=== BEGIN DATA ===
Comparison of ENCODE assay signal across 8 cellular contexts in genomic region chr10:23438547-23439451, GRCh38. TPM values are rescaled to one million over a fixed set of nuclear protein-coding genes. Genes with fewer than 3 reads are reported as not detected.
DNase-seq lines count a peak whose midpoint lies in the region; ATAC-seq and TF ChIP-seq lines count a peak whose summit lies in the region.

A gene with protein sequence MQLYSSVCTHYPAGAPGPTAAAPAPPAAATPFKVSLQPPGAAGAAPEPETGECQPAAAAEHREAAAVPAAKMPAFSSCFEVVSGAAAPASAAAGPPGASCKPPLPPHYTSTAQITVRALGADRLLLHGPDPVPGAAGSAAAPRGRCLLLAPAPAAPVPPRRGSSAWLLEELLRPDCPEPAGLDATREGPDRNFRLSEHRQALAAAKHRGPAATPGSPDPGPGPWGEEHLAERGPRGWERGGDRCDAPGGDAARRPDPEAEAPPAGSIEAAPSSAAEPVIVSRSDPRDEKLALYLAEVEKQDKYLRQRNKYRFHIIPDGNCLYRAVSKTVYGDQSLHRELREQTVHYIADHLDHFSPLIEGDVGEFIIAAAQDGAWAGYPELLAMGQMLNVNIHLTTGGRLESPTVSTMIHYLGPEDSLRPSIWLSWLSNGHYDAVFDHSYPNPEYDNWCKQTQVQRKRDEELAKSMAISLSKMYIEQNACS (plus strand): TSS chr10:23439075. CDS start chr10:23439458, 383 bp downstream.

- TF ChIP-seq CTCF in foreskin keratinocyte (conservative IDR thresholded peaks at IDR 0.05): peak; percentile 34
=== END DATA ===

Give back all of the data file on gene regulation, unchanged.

Comparison of ENCODE assay signal across 8 cellular contexts in genomic region chr10:23438547-23439451, GRCh38. TPM values are rescaled to one million over a fixed set of nuclear protein-coding genes. Genes with fewer than 3 reads are reported as not detected.
DNase-seq lines count a peak whose midpoint lies in the region; ATAC-seq and TF ChIP-seq lines count a peak whose summit lies in the region.

A gene with protein sequence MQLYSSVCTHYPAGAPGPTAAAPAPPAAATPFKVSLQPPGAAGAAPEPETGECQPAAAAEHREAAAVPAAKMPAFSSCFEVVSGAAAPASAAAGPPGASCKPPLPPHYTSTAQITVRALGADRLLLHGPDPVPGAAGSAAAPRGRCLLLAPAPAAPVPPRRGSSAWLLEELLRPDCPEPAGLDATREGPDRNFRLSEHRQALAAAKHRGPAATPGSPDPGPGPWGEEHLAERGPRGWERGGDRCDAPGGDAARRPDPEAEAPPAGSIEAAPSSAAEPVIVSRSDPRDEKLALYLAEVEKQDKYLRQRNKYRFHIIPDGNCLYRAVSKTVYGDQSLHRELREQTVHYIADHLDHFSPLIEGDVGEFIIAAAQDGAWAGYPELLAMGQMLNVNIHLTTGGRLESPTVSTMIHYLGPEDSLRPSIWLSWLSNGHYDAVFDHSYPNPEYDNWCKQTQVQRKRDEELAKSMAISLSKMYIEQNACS (plus strand): TSS chr10:23439075. CDS start chr10:23439458, 383 bp downstream.

- TF ChIP-seq CTCF in foreskin keratinocyte (conservative IDR thresholded peaks at IDR 0.05): peak; percentile 34